Associated Press, by Staff    Original Article
Posted By: LittleHoodedMonk- 2/9/2014 11:43:41 PM     Post Reply
Georgetown, Guyana – The U.S. Embassy in Guyana warned Sunday that it had received "unconfirmed threat information" about a regional airline´s flights from the South American country to the United States on Monday and urged Americans to avoid using the carrier. The terse message about flights of Caribbean Airlines was unusual for being so specific about a potential threat, although it gave no details on the threat. The warning was posted Sunday on the embassy´s website. It advised all U.S. citizens in Guyana to make alternate travel arrangements through Wednesday if they were planning on traveling home on flights with

NFL´s first openly gay player?
Missouri draft prospect comes out
- Thread Closed
Los Angeles Times, by Matt Pearce    Original Article
Posted By: LittleHoodedMonk- 2/9/2014 11:35:22 PM     Post Reply
Three months before the NFL draft, star Missouri football player Michael Sam has publicly come out as gay, raising the possibility that the league may soon have its first openly gay player. In interviews published Sunday, Sam -- the 2013 SEC defensive player of the year -- said he came out to University of Missouri teammates last year and decided to go public now so he could tell his story his own way. "I am an openly, proud, gay man," Sam, 24, told ESPN, adding: "I understand how big this is. It´s a big deal. No one has done this before. And it's kind of a nervous process, but I know what I want to be ... I want to be a football player in the

Fighting for your rights: Ukraine gets it
Daily Inter Lake [Kalispell MT], by Frank Miele    Original Article
Posted By: davesenior- 2/9/2014 11:17:26 PM     Post Reply
Q: What do you know about the Ukraine? A: Not much. Q: What do you know about revolution? A: Just what I read in the history books. One size does not fit all. Some, like the American Revolution, are good. Others, like the Russian Revolution, are bad. Q: What do you know about the current attempt at a Ukrainian Revolution? A: The people of the Ukraine are fighting for their rights against an increasingly dictatorial government. Q: Why do so few people know about the Ukrainian uprising? A: Perhaps because the people of the Ukraine are struggling to come out from under the yoke of Moscow, and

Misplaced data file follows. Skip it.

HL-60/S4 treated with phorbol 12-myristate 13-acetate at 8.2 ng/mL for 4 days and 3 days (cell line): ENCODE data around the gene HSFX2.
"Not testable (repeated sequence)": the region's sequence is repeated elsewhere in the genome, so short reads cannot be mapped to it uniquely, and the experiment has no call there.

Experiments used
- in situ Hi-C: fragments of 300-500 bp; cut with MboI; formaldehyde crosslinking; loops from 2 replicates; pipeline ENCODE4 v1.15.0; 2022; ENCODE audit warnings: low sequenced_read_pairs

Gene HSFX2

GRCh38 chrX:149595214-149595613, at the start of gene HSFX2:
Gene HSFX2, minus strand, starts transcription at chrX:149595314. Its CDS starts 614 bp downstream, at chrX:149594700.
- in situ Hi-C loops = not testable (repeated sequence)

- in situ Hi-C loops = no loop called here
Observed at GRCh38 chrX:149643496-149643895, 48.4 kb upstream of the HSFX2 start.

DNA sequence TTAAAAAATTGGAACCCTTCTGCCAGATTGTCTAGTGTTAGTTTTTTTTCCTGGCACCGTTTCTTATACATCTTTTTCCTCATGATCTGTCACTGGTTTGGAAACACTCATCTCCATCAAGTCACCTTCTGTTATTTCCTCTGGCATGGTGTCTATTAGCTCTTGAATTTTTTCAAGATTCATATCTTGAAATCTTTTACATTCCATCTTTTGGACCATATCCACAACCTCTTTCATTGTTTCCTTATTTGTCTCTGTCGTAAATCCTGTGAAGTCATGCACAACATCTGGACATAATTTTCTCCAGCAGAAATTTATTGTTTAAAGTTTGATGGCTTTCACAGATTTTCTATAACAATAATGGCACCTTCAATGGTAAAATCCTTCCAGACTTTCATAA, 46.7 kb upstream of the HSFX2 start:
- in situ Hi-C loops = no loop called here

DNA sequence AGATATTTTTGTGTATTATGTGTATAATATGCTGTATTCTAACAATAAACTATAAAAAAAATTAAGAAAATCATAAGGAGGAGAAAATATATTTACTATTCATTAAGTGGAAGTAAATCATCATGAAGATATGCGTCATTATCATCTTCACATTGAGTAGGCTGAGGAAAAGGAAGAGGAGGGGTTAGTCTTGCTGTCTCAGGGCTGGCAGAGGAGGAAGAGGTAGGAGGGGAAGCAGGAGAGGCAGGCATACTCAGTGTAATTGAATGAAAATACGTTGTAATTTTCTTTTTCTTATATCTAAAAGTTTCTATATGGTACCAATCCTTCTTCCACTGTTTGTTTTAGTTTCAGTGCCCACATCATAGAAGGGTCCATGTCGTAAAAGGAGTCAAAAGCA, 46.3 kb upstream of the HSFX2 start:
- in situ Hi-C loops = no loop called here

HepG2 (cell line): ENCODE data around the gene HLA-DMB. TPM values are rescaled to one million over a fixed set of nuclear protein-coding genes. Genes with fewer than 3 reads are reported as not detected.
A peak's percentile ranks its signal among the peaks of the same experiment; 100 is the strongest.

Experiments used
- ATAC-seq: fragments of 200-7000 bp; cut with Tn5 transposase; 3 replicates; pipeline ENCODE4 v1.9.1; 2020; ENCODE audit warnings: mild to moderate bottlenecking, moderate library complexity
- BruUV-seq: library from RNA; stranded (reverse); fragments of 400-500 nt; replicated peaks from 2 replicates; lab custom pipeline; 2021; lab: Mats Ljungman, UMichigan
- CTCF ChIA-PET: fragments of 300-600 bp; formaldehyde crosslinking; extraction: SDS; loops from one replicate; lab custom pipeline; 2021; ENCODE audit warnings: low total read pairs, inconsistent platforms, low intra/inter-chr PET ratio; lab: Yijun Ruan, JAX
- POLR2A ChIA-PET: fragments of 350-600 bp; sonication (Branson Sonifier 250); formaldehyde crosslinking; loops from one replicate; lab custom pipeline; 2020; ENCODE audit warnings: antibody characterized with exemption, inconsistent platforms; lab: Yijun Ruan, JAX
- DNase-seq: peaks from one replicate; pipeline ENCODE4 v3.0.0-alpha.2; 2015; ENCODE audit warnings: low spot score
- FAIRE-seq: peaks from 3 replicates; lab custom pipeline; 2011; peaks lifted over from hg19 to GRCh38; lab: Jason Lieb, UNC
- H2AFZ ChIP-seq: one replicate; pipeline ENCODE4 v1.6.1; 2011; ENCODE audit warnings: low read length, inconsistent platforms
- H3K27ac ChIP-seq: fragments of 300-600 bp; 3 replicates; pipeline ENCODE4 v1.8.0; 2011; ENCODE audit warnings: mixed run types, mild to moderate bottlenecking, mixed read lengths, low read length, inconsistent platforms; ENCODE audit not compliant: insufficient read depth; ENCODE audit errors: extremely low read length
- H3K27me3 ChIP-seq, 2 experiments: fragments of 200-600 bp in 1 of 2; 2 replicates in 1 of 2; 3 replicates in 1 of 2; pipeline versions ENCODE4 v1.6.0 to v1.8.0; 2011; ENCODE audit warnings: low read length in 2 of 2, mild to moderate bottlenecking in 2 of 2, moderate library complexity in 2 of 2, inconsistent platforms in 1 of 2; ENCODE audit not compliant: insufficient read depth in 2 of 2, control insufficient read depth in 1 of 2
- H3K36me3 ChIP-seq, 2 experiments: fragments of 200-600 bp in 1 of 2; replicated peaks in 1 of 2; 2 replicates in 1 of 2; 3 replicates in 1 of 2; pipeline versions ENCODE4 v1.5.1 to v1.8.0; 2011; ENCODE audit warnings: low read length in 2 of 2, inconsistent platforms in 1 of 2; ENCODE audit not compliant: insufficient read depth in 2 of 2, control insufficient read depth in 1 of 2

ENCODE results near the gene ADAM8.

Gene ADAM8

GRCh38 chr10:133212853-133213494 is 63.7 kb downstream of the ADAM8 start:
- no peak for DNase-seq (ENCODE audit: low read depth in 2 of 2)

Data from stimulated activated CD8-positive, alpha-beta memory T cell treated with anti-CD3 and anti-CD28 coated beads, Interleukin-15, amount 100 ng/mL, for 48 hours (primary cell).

John Kerry to embark on Asian tour
Telegraph [UK], by Staff    Original Article
Posted By: Attercliffe- 2/9/2014 11:10:43 PM     Post Reply
US Secretary of State John Kerry will make his fourth trip to North and Southeast Asia on Thursday, stopping in China, South Korea and Indonesia for climate change and North Korea talks. The top US diplomat will also visit Abu Dhabi at the end of his February 13-18 voyage, his spokesman Jen Psaki said in a statement. In Seoul, Mr Kerry will "discuss ways to expand our cooperation on regional and global issues, and continue our close coordination... on North Korea," Ms Psaki said. Mr Kerry last visited Seoul in April, and the new trip comes just after Washington learned Friday that a

Bill Keller, Former Editor of The Times,
Is Leaving for News Nonprofit
New York Times, by Ravi Somaiya    Original Article
Posted By: Drive- 2/9/2014 10:51:39 PM     Post Reply
Bill Keller, a columnist at The New York Times and its former executive editor, will leave the paper to become editor in chief of The Marshall Project, a nonprofit journalism start-up focused on the American criminal justice system. “It’s a chance to build something from scratch, which I’ve never done before,” Mr. Keller said, “and to use all the tools that digital technology offers journalists in terms of ways to investigate and to present on a subject that really matters personally.” Over the course of a three-decade career at The Times, Mr. Keller won a Pulitzer Prize for international reporting as a